Pre-oxygenation can be done with continuous positive airway pressure (CPAP) of 10 cmH2O for 5 minutes as well4. The 25-degree head-up for patients with BMI ≥ 40 kg/m2 improves pre-oxygenation4. After intubation, a recruitment manoeuvre applying CPAP of 30-40 cmH2O for 30-40 seconds4 with a subsequent positive end-expiratory pressure reduces the incidence of atelectasis2 that in obese patients can reach 10% of the total lung volume after intubation4.
A systematic approach is imperative for airway management. It is essential to have the appropriate equipment for positioning. The ramped position with the tragus of the ear leveled with the sternum facilitates pre-oxygenation and tracheal intubation3. Obesity is not per-se a predictor of difficult airway, however obstructive sleep apnea and obesity are risk factors for difficult bag-mask ventilation3. Equipment for difficult airway must be at hand if the patient has predictors for difficult laryngoscopy; flexible bronchoscope for confirmation of tube position for lung isolation is critical. It is recommended to have a back-up plan for intubation, in this case a large blade Glidescope was kept in the room for initial airway management.
Protective ventilation during one-lung ventilation can be a challenge. It is recommended a TV 6-8 mL/kg IBW (ideal body weight), pressure-controlled ventilation2, plateau airway pressure ≤ 30 cmH2O, respiratory rate titrated to normocapnia, PEEP titrated to maximum dynamic compliance with recruitment manoeuvres and prepared for possible hypotension6.
Drug dosing should generally be based upon lean body weight and titrated to effect, rather than dosed to total body weight3. Propofol dose for induction, fentanyl and rocuronium must be based on lean body weight3. Anesthetic management for MR requires avoid bradycardia, preserve cardiac contractility, avoid increases in systemic and pulmonary vascular resistance8.
Operating room personnel should be trained to ensure correct position of the patient2. It is necessary a roll to slide the patient to the left side for the right anterior mini-thoracotomy and a safety strap. Soft foam or gel pads must be available in a sufficient manner to protect compression points2. The incidence of compression of sciatic and ulnar nerves are higher in obese patients2.
For minimally invasive cardiac surgery, the external pads for pacing/defibrillating are placed before induction, special care must be taken to keep the pads off the surgical access. Transesophageal echocardiography (TEE) is mandatory. TEE guides the femoral vein cannulation by confirming the location of the wire in the superior vena cava7. In our Institution is standard to place an additional venous drainage cannula through the right internal jugular vein8; intravenous heparin is given (5,000 IU) to ensure ACT > 200 before this cannula is inserted7,8.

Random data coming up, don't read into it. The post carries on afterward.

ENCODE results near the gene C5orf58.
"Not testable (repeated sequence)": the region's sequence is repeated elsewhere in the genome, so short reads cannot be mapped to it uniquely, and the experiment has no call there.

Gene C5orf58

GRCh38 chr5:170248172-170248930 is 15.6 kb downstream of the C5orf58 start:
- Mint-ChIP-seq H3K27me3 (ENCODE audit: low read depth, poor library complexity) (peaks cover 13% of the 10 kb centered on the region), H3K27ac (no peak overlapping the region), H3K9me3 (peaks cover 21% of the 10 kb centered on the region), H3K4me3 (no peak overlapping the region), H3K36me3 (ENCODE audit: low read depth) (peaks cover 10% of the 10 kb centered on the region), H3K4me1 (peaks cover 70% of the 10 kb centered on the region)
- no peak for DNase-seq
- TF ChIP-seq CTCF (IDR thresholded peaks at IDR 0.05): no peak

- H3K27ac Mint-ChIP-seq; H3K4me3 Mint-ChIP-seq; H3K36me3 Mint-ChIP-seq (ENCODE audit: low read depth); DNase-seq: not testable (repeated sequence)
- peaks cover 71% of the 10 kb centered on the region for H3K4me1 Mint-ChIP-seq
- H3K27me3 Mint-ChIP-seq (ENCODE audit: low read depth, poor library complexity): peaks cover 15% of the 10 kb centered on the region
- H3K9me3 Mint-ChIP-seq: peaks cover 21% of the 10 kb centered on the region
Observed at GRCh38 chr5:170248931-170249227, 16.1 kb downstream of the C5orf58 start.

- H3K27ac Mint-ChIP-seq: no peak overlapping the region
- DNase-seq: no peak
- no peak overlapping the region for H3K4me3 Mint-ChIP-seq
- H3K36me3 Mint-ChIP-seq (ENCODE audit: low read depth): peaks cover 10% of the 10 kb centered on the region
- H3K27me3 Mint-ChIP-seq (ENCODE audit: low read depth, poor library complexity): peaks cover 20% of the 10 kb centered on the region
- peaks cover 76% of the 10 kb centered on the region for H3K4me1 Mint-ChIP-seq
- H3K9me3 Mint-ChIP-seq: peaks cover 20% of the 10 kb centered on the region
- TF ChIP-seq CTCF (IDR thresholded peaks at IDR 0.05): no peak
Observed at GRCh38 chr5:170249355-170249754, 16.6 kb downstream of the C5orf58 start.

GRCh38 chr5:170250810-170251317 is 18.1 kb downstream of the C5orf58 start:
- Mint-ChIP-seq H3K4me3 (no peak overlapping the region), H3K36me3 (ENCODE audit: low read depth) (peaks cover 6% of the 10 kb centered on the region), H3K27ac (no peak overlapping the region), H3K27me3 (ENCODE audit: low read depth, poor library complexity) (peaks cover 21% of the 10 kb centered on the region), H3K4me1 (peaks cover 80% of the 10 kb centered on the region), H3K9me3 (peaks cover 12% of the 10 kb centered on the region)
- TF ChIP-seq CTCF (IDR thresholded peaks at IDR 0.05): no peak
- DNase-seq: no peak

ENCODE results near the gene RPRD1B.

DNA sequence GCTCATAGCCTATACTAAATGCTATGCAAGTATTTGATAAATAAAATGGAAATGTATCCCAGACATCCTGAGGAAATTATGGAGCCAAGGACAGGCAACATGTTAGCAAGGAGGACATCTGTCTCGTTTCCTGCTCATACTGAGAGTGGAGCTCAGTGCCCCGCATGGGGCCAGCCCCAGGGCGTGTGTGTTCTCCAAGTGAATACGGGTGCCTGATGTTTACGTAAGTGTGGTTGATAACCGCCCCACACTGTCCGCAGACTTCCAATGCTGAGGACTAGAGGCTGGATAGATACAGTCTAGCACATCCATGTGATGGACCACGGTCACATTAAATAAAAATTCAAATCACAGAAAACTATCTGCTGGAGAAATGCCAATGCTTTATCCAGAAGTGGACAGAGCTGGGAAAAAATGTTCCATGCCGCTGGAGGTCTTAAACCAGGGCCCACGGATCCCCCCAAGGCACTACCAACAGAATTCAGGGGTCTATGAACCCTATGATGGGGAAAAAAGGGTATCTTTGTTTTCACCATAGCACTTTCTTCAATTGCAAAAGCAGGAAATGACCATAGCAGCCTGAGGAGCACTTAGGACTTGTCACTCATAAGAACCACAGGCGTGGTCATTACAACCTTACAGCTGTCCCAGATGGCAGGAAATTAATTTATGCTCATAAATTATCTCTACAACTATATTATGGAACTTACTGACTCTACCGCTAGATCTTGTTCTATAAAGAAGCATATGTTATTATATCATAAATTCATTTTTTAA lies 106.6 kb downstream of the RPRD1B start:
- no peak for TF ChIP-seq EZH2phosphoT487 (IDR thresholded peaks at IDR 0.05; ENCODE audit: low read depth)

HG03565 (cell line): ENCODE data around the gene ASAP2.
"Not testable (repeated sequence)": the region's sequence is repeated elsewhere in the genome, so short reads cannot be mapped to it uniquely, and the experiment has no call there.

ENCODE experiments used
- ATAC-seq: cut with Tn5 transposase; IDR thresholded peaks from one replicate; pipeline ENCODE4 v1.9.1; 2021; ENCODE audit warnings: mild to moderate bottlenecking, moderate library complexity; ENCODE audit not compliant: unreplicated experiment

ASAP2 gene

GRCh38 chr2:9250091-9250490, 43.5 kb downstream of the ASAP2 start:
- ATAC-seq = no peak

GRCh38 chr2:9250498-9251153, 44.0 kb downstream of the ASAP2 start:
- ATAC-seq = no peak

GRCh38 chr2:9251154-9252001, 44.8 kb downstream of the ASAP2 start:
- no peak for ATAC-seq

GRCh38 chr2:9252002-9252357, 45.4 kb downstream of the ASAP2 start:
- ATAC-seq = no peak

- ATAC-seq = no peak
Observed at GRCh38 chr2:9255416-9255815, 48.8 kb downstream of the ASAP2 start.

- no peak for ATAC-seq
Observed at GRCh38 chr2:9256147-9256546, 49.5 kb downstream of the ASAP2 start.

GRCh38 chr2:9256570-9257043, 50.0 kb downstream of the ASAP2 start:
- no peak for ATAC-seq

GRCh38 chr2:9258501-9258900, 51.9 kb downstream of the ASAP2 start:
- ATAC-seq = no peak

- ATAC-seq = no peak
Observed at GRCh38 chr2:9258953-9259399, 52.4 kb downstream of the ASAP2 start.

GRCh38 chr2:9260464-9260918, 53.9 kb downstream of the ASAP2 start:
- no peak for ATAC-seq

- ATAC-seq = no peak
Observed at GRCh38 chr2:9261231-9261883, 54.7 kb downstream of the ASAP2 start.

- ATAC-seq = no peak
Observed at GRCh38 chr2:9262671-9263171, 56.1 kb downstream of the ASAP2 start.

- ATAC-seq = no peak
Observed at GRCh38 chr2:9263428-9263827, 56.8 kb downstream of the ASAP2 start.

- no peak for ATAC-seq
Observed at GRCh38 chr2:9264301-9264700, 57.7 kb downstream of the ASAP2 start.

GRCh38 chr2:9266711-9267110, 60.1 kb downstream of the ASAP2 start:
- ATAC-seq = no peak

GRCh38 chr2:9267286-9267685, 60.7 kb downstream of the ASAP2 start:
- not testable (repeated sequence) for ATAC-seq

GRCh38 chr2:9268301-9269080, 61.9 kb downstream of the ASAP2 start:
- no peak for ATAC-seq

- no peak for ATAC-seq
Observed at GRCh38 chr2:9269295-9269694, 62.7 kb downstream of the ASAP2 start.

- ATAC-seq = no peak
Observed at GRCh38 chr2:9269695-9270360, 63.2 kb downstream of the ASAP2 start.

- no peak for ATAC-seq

Additional monitors in the operating room, connected to the thoracoscope, allow all members to see the mitral valve when the surgeon is exploring it and confirm ITEE findings7.
Weaning from bypass requires ventilation of both lungs and recruitment manoeuvres (aimed both to de-air the heart and expand the collapsed lung) without excessive positive pressure. Evaluation of the mitral valve repair, biventricular function and aortic valve function is critical after CPB; the detection of new regional wall motion abnormalities by ITEE can be related to air in the right coronary artery. Occasionally damage to the circumflex artery can happen due to its location near to the annulus of the mitral valve8. The aortic valve is also close to the anterior leaflet of the mitral valve and its function can change after CPB8. Adequate paralysis and sedation is required to switch to a single-lumen tube before transferring the patient to ICU8. It is important to remember that airway changes can have taken place during the case due to positioning (Trendelemburg), awareness of this means that endotracheal tube exchange must be very careful, tube exchangers and alternate airway devices are highly recommended in order to avoid loosing airway control at this step.
In summary, obesity is a global epidemic and cardiac operating rooms will experience increased frequency of these patients with their associated comorbidities. It is necessary to deliver an adequate standard of care to obese patients in order to reduce perioperative complications. We have outlined the perioperative anesthetic management of a super obese patient who underwent a successful minimally invasive mitral repair.
1. Minhaj MM, Zvara DA, Nayyar P, Maslow A. Case 1-2007 morbidly obese patient undergoing cardiac surgery. J Cardiothorac Vasc Anesth. 2007 Feb;21(1):133–43. https://doi.org/10.1053/j.jvca.2006.04.018 PMID:17289497
3. The Association of Anaesthetists of Great Britain and Ireland. Peri-operative management of the morbidly obese patient. http://www.aagbi.org/publications/guidelines/docs/Obesity07.pdf
4. De Jong A, Futier E, Millot A, Coisel Y, Jung B, Chanques G et al. How to preoxygenate in operative room: healthy subjects and situations “at risk”. Ann Fr Anesth Reanim. 2014 Jul-Aug;33(7-8):457–61. https://doi.org/10.1016/j.annfar.2014.08.001 PMID:25168301
6. Fernández-Bustamante A, Hashimoto S, Serpa Neto A, Moine P, Vidal Melo MF, Repine JE. Perioperative lung protective ventilation in obese patients. BMC Anesthesiol. 2015 May;15(1):56. https://doi.org/10.1186/s12871-015-0032-x PMID:25907273
7. Malik V, Jha AK, Kapoor PM. Anesthetic challenges in minimally invasive cardiac surgery: are we moving in a right direction? Ann Card Anaesth. 2016 Jul-Sep;19(3):489–97. https://doi.org/10.4103/0971-9784.185539 PMID:27397454
8. Vernick WJ, Woo JY. Anesthetic considerations during minimally invasive mitral valve surgery. Semin Cardiothorac Vasc Anesth. 2012 Mar;16(1):11–24. https://doi.org/10.1177/1089253211434591 PMID:22361820Republish